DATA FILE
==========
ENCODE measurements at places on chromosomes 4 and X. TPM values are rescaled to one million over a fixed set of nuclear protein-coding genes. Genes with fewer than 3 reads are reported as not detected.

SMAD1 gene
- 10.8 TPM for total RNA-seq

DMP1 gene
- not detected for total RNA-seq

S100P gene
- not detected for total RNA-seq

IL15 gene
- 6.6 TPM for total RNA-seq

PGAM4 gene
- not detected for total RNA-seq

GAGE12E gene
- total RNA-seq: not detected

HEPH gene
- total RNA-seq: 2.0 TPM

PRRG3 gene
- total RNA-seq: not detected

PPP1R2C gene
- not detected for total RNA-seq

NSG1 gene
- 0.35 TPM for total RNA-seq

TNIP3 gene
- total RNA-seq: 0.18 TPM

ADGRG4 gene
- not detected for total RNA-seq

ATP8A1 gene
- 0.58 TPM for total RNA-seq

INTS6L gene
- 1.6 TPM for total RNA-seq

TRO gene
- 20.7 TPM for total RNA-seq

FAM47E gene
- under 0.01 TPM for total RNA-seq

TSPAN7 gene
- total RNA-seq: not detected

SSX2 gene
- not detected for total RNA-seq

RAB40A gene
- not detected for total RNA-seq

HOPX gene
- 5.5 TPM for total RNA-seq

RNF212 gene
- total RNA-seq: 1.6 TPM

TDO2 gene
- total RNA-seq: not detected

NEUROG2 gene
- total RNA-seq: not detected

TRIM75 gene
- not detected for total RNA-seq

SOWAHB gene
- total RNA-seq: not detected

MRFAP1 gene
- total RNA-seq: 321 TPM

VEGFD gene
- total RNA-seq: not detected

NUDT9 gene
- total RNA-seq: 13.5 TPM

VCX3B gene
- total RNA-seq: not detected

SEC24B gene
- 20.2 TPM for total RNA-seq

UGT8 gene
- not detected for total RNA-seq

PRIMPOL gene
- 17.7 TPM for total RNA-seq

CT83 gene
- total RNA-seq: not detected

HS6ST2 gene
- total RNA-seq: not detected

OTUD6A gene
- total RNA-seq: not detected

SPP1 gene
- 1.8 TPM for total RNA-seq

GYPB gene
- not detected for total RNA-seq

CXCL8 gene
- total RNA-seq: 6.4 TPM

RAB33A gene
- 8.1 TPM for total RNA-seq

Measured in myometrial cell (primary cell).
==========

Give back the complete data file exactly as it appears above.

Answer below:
ENCODE measurements at places on chromosomes 4 and X. TPM values are rescaled to one million over a fixed set of nuclear protein-coding genes. Genes with fewer than 3 reads are reported as not detected.

SMAD1 gene
- 10.8 TPM for total RNA-seq

DMP1 gene
- not detected for total RNA-seq

S100P gene
- not detected for total RNA-seq

IL15 gene
- 6.6 TPM for total RNA-seq

PGAM4 gene
- not detected for total RNA-seq

GAGE12E gene
- total RNA-seq: not detected

HEPH gene
- total RNA-seq: 2.0 TPM

PRRG3 gene
- total RNA-seq: not detected

PPP1R2C gene
- not detected for total RNA-seq

NSG1 gene
- 0.35 TPM for total RNA-seq

TNIP3 gene
- total RNA-seq: 0.18 TPM

ADGRG4 gene
- not detected for total RNA-seq

ATP8A1 gene
- 0.58 TPM for total RNA-seq

INTS6L gene
- 1.6 TPM for total RNA-seq

TRO gene
- 20.7 TPM for total RNA-seq

FAM47E gene
- under 0.01 TPM for total RNA-seq

TSPAN7 gene
- total RNA-seq: not detected

SSX2 gene
- not detected for total RNA-seq

RAB40A gene
- not detected for total RNA-seq

HOPX gene
- 5.5 TPM for total RNA-seq

RNF212 gene
- total RNA-seq: 1.6 TPM

TDO2 gene
- total RNA-seq: not detected

NEUROG2 gene
- total RNA-seq: not detected

TRIM75 gene
- not detected for total RNA-seq

SOWAHB gene
- total RNA-seq: not detected

MRFAP1 gene
- total RNA-seq: 321 TPM

VEGFD gene
- total RNA-seq: not detected

NUDT9 gene
- total RNA-seq: 13.5 TPM

VCX3B gene
- total RNA-seq: not detected

SEC24B gene
- 20.2 TPM for total RNA-seq

UGT8 gene
- not detected for total RNA-seq

PRIMPOL gene
- 17.7 TPM for total RNA-seq

CT83 gene
- total RNA-seq: not detected

HS6ST2 gene
- total RNA-seq: not detected

OTUD6A gene
- total RNA-seq: not detected

SPP1 gene
- 1.8 TPM for total RNA-seq

GYPB gene
- not detected for total RNA-seq

CXCL8 gene
- total RNA-seq: 6.4 TPM

RAB33A gene
- 8.1 TPM for total RNA-seq

Measured in myometrial cell (primary cell).